How else would we have the courage to make life and love, beauty and joy in a world often given over to greed and chaos? How else would we true our course as followers, curb our ambitions, our righteousness, our egos? How else would we practice the listening that creates space for dialogue between those who don’t share our views?
And as my father would say, how the hell else are we going to avoid killing each other in the end???? This epiphany season that ends today has helped us savor the revelation of God in our midst…from the baptism of Jesus through the Beatitudes to this Transfiguration, the voice of God echoes with the words “this is my beloved child, in whom I am well pleased.” And it continues to echo Until we understand that these words apply to each of us as well as to each child, woman and man that populate our lives and prayer.
This week Wednesday we will begin our 40 days of Lent. Some will enter this as a sort of vision quest, with time for lengthy reflection and great efforts at fasting. For others, focused reading and prayer will be woven into the days. Some may struggle with negative memories of the season, or take on new programs of meditation or self discovery. Some will meet regularly for prayer and soup. And with many emotions I realize that for some, this Lenten journey will coincide with their final journey into the full embrace of God’s deep love. I pray that however you enter this season, you will leave it transformed and radiant with the love of God encountered in this sacred time.
This historical moment, when the weary of the world have begun to rise up despite tremendous risk, to claim their dignity and freedom is unprecedented. And this is the moment we live in.
Millions who have lived as powerless exiles in their own homelands are inspiring millions more to claim their rights. Blood is being poured out all around the globe, and none of us can know what the political or humanitarian future will look like. In the proposed state and federal budgets we see the further erosion of justice in our own communities and feel a more personal and urgent bond with our sisters and brothers around the world.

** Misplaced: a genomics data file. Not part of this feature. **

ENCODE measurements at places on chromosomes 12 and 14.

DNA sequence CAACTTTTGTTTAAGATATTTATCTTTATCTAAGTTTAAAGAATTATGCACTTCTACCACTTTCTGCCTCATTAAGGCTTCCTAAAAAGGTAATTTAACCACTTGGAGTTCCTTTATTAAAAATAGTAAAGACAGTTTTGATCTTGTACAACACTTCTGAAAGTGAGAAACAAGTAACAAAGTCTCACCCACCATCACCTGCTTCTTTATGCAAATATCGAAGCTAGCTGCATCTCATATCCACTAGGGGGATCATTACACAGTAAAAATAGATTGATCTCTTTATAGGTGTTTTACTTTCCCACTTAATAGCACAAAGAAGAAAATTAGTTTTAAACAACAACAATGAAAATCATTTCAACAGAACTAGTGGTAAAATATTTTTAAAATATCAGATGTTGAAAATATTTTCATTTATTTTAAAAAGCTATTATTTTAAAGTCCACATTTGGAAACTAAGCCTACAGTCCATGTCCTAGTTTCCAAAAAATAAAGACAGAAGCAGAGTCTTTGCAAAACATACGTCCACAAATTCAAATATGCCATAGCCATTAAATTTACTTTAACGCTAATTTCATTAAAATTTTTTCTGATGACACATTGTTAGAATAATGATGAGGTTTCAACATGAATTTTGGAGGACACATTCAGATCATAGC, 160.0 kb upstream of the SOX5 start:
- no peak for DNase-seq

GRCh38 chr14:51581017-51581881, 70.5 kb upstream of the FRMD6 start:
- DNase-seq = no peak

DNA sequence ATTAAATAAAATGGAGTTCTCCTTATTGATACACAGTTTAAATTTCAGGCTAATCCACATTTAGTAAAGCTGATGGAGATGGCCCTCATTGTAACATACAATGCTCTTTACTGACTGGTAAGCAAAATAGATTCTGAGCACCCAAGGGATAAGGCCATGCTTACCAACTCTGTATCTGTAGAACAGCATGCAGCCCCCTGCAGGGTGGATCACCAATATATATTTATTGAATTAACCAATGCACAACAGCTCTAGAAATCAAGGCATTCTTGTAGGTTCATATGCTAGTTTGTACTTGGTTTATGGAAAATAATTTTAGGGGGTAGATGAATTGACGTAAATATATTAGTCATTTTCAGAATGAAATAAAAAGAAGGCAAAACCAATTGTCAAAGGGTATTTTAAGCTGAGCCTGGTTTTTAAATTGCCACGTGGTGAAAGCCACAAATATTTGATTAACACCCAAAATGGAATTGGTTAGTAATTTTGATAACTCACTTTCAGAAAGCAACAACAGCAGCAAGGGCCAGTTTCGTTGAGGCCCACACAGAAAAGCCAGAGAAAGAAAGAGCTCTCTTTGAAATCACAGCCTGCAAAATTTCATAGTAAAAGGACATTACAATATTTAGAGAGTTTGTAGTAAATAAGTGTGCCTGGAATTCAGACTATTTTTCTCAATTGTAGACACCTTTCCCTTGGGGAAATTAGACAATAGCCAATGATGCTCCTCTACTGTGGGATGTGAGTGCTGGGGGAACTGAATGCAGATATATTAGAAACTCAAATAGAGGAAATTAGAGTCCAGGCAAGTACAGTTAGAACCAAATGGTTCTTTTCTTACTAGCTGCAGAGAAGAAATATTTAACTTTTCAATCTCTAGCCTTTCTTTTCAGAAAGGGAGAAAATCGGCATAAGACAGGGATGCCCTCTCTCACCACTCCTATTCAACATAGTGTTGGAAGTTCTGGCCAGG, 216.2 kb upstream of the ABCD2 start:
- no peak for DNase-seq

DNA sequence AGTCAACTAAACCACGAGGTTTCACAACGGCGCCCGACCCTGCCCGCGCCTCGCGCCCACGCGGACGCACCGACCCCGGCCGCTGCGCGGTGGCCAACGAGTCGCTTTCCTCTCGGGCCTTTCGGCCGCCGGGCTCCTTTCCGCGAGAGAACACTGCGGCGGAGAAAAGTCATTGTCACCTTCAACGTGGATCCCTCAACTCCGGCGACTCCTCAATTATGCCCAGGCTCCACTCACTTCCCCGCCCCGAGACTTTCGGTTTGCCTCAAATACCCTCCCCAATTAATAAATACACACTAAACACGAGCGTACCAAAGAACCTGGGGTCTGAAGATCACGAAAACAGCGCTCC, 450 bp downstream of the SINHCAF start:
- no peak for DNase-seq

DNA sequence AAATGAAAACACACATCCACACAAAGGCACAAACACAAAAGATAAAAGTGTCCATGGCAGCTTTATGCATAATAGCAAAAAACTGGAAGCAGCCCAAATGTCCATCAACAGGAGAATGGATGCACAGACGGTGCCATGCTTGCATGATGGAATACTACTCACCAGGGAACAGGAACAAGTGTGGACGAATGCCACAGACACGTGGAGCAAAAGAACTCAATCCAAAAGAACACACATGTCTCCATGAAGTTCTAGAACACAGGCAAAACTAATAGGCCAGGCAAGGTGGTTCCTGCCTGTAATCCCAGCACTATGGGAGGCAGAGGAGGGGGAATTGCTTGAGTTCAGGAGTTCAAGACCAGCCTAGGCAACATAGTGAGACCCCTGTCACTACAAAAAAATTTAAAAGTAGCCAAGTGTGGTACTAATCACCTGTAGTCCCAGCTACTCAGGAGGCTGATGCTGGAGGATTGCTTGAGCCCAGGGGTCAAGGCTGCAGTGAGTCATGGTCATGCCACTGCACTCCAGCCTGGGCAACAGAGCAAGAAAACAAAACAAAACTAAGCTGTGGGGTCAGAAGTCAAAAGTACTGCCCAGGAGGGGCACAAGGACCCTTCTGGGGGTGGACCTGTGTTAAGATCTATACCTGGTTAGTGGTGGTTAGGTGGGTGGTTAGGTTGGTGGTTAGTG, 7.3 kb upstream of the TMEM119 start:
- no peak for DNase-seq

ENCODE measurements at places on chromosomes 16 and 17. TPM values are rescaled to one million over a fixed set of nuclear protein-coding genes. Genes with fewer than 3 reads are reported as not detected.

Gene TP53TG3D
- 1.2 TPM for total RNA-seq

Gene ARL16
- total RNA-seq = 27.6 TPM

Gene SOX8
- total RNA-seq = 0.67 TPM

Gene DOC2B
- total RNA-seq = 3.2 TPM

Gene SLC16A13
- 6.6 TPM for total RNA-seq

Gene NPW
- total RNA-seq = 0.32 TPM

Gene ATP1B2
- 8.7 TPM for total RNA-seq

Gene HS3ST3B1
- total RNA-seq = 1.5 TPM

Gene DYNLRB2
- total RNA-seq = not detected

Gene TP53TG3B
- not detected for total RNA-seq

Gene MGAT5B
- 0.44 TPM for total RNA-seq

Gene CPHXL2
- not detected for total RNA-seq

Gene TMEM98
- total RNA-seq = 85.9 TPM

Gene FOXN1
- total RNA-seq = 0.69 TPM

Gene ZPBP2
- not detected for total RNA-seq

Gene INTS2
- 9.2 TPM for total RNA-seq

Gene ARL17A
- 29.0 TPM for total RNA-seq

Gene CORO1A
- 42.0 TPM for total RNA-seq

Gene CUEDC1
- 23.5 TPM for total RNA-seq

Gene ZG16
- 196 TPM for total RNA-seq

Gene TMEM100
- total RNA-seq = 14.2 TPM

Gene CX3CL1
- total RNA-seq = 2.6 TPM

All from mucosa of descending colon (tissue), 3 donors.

We are called as members of one human family to help create a world that affords all dignity, treats them justly, and supports their freedom from anything that would enslave. How will it unfold? What roles need we take?
Watching the world’s revolutions unfold I have been thinking about walking in solidarity as perhaps the 21st century’s newest sacrament: the act of walking, the presence of fellow believers, the Biblical mandate for Justice! Chanted as the Word: Jesus truly alive and present with us as we march on behalf of the poor and oppressed precious to God around the world. (How will that fly with the hierarchy?)
So little we can predict. Except that there will be millions of new refugees in the predictable places, more unemployed, homeless and disenfranchised everywhere. A small but powerful number of wealthy persons will yet hold power around the globe. There will be ever increasing urgency to feed them all without destroying the earth itself.
We ourselves will likely be somewhat poorer, hopefully no less committed to engaging for justice,
WHAT we know most certainly is that we will all be daily lavished with an unimaginable abundance of love from a Creator who calls us -each of us -My Beloved CHILD. In our Lenten journey, let us lean into that love, as Jim Findley says, lean into that infinite oceanic love, without fear. And let us listen daily for what that love calls us next to do and be.